“ The mediatior between the head and the hands must be the heart”
- Fritz Lang’s Metropolis

• The primary collaboration(s) on this project were between Econest building company (award winning architect and author Paula Baker Laporte and builder Robert Laporte),local architect David Macaulay, local timber framer and natural builder Joshua Thornton, local builder Randy Martin and of course the owner/builders Ernie and Edith Martin.

• None of this would have been possible without the enlightened, progressive professionalism of our local building inspector Ray Holliday, and sewage inspector Les Mackinnon on behalf of the Municipality of West Grey.

• The Martin House at the Riverstone retreat centre has been constructed using 85% low-processed, local materials (sourced from within 40km) . Of this, another 80% of the materials for this project have come directly from the building site.

• This home, based on techniques of which there are many 1000 year old European specimens, will likely stand for 500 years. Contrasted with the expected 50 year life span of even the most energy efficient homes today, the minimal embodied energy in this home has been reduced by a factor of 10 by virtue of its construction method.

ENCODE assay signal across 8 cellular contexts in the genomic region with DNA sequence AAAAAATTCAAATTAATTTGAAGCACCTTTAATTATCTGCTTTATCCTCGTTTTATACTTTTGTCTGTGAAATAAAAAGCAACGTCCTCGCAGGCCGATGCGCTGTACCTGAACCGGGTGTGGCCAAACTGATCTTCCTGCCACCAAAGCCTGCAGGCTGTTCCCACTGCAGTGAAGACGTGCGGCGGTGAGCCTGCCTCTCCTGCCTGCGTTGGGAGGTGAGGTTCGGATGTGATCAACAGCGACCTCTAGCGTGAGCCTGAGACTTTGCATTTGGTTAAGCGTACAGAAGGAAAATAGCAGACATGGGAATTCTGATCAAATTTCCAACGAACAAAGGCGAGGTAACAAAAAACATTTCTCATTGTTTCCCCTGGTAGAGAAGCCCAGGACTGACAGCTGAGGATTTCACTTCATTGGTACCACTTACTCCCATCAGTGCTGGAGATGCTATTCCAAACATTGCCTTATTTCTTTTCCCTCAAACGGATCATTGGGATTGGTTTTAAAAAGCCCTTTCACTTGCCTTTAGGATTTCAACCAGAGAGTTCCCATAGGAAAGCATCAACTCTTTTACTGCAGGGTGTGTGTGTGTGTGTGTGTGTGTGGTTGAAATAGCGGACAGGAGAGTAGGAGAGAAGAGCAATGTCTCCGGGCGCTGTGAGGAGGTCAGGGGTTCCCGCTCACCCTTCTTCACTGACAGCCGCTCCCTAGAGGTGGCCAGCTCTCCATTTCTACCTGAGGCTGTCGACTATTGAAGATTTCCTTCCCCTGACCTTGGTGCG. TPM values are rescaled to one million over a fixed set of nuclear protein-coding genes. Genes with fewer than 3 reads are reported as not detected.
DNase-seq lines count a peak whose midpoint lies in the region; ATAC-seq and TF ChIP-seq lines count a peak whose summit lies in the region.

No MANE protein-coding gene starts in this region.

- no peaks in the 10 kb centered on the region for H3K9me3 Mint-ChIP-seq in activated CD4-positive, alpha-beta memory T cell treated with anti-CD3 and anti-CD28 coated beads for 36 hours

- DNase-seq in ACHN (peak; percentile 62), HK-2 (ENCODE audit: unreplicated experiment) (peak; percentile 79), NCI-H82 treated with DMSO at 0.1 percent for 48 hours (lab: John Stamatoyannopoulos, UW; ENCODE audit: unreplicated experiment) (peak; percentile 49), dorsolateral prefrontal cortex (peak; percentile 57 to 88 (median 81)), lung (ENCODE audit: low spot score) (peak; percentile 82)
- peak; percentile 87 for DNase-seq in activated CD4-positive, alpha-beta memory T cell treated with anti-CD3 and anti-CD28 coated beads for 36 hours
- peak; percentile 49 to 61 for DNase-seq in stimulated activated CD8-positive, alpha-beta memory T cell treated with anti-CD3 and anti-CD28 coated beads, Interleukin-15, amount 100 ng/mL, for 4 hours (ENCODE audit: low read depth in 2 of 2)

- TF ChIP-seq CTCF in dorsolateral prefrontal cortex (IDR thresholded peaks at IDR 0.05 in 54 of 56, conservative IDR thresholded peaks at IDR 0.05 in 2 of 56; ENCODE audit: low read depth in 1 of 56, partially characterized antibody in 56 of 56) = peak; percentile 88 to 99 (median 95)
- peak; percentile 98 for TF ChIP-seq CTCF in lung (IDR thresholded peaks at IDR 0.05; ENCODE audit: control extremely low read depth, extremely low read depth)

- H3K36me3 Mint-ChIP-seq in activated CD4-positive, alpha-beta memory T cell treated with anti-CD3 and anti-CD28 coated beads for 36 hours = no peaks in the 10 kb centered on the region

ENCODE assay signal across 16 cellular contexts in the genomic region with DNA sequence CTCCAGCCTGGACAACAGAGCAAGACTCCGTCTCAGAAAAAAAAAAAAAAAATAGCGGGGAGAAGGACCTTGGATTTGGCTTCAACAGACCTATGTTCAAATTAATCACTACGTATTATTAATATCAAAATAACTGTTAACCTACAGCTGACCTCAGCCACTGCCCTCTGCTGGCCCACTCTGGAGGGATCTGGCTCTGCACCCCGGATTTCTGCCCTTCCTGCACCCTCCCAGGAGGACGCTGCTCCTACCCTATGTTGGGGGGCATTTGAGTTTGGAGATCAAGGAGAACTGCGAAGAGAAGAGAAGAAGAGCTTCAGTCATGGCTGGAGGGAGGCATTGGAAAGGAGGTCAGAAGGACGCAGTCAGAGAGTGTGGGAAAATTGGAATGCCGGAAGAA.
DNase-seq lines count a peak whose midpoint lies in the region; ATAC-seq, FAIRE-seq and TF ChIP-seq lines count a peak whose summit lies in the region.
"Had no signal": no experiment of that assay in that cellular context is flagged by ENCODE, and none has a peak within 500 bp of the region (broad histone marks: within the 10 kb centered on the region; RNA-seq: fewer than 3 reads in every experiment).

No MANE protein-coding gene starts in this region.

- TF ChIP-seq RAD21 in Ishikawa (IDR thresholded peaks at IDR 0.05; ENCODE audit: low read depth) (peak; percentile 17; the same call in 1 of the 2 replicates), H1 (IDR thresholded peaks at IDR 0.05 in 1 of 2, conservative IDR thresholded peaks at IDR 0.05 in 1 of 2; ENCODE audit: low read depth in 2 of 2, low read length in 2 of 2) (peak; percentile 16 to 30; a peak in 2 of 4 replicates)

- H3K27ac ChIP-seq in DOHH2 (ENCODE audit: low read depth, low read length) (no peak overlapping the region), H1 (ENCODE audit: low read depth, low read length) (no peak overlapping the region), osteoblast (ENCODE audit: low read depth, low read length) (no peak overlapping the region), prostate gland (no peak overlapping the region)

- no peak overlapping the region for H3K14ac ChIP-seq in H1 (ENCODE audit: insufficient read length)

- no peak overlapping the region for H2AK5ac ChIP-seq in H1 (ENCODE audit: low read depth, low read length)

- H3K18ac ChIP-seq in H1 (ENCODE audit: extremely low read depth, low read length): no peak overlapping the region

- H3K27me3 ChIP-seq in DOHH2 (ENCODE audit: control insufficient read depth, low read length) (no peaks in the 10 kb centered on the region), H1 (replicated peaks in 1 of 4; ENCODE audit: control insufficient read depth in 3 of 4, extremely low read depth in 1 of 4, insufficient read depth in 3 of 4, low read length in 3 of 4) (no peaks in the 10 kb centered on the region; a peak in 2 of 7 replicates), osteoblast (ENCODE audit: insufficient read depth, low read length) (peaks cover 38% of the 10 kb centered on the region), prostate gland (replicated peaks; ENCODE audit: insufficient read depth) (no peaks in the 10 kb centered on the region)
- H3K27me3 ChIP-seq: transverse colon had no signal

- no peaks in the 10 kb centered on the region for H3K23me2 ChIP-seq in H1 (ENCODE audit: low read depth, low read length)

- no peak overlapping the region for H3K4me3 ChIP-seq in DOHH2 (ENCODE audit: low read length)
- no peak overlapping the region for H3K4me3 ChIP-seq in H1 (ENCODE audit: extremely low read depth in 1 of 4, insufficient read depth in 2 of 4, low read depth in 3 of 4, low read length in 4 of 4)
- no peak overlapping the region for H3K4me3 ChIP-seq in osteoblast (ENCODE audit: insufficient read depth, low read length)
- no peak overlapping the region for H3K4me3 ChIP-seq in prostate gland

• Even using these laborious “custom from scratch” techniques and by calculating the owners' "sweat equity" at a rate of $20.00/hr, this home comes in at $200/sq.ft. which is very competitive in today’s market!

Philosophy
• Natural building differs from green building in that the materials consume less energy from processing (machinery, glues, factories, etc.), transportation, storage and marketing/showroom (pamphlet printing, sample swatches, renting and heating of a marketing space, etc.).

• Labour intensive conversion of local, natural materials into building materials keeps money in the local economy. By contrast, highly processed materials available at big box stores are fabricated by large corporations in far away lands. Purchasing these materials leads to capital flight from the local community.

• Local materials travel less distance and are often processed by-hand or with very low energy methods. This means that they have less “embodied energy” than highly processed materials.